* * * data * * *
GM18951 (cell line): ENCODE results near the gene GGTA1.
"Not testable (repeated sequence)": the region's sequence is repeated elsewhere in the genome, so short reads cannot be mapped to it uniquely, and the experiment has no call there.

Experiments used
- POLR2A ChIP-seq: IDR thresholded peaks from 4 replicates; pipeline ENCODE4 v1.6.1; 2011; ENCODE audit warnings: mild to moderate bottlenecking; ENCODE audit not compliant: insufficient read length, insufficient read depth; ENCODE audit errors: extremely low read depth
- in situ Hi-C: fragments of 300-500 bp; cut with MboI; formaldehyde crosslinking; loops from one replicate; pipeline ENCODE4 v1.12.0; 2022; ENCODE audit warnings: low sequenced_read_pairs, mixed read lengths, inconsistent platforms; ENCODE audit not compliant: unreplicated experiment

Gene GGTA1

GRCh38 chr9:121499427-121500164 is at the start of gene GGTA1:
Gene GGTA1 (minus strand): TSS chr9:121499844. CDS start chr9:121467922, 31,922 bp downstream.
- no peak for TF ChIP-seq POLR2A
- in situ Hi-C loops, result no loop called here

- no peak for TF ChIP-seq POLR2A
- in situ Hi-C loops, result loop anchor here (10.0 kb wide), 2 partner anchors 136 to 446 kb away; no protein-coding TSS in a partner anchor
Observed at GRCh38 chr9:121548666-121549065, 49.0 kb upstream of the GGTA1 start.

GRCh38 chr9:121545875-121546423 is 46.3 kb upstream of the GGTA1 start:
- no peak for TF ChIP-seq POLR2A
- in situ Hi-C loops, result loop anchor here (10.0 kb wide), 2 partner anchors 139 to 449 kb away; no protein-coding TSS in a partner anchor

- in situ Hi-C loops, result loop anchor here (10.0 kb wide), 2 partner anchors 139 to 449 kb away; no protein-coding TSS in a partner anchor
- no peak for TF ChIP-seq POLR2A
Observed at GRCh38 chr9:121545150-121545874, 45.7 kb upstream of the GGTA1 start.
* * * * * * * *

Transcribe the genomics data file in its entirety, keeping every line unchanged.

GM18951 (cell line): ENCODE results near the gene GGTA1.
"Not testable (repeated sequence)": the region's sequence is repeated elsewhere in the genome, so short reads cannot be mapped to it uniquely, and the experiment has no call there.

Experiments used
- POLR2A ChIP-seq: IDR thresholded peaks from 4 replicates; pipeline ENCODE4 v1.6.1; 2011; ENCODE audit warnings: mild to moderate bottlenecking; ENCODE audit not compliant: insufficient read length, insufficient read depth; ENCODE audit errors: extremely low read depth
- in situ Hi-C: fragments of 300-500 bp; cut with MboI; formaldehyde crosslinking; loops from one replicate; pipeline ENCODE4 v1.12.0; 2022; ENCODE audit warnings: low sequenced_read_pairs, mixed read lengths, inconsistent platforms; ENCODE audit not compliant: unreplicated experiment

Gene GGTA1

GRCh38 chr9:121499427-121500164 is at the start of gene GGTA1:
Gene GGTA1 (minus strand): TSS chr9:121499844. CDS start chr9:121467922, 31,922 bp downstream.
- no peak for TF ChIP-seq POLR2A
- in situ Hi-C loops, result no loop called here

- no peak for TF ChIP-seq POLR2A
- in situ Hi-C loops, result loop anchor here (10.0 kb wide), 2 partner anchors 136 to 446 kb away; no protein-coding TSS in a partner anchor
Observed at GRCh38 chr9:121548666-121549065, 49.0 kb upstream of the GGTA1 start.

GRCh38 chr9:121545875-121546423 is 46.3 kb upstream of the GGTA1 start:
- no peak for TF ChIP-seq POLR2A
- in situ Hi-C loops, result loop anchor here (10.0 kb wide), 2 partner anchors 139 to 449 kb away; no protein-coding TSS in a partner anchor

- in situ Hi-C loops, result loop anchor here (10.0 kb wide), 2 partner anchors 139 to 449 kb away; no protein-coding TSS in a partner anchor
- no peak for TF ChIP-seq POLR2A
Observed at GRCh38 chr9:121545150-121545874, 45.7 kb upstream of the GGTA1 start.